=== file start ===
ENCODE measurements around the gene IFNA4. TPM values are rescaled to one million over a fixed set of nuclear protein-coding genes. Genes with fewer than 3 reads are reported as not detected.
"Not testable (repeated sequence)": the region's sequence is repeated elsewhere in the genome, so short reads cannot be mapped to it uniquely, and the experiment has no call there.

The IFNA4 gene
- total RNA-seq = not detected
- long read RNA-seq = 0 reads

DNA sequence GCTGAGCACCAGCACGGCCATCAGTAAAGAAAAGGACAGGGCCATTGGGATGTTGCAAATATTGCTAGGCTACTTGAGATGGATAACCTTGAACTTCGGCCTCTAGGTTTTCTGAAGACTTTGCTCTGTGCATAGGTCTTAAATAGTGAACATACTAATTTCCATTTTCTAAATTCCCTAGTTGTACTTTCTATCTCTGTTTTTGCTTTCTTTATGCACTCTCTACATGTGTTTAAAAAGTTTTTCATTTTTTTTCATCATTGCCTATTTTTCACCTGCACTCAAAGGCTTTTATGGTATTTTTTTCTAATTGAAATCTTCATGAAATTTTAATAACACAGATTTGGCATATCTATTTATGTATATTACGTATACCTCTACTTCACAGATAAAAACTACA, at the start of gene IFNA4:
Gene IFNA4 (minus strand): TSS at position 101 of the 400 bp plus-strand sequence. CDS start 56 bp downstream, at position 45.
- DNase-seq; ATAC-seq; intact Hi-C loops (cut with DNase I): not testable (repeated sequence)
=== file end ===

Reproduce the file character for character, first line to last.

ENCODE measurements around the gene IFNA4. TPM values are rescaled to one million over a fixed set of nuclear protein-coding genes. Genes with fewer than 3 reads are reported as not detected.
"Not testable (repeated sequence)": the region's sequence is repeated elsewhere in the genome, so short reads cannot be mapped to it uniquely, and the experiment has no call there.

The IFNA4 gene
- total RNA-seq = not detected
- long read RNA-seq = 0 reads

DNA sequence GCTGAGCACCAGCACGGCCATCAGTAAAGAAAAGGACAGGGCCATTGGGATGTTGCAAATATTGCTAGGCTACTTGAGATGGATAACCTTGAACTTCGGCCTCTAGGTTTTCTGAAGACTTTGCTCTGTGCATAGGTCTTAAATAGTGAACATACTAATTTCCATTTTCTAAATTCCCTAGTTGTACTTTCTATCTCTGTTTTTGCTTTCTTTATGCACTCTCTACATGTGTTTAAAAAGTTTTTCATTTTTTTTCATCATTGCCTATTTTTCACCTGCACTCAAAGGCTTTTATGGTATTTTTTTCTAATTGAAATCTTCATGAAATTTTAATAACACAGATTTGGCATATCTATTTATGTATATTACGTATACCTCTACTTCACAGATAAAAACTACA, at the start of gene IFNA4:
Gene IFNA4 (minus strand): TSS at position 101 of the 400 bp plus-strand sequence. CDS start 56 bp downstream, at position 45.
- DNase-seq; ATAC-seq; intact Hi-C loops (cut with DNase I): not testable (repeated sequence)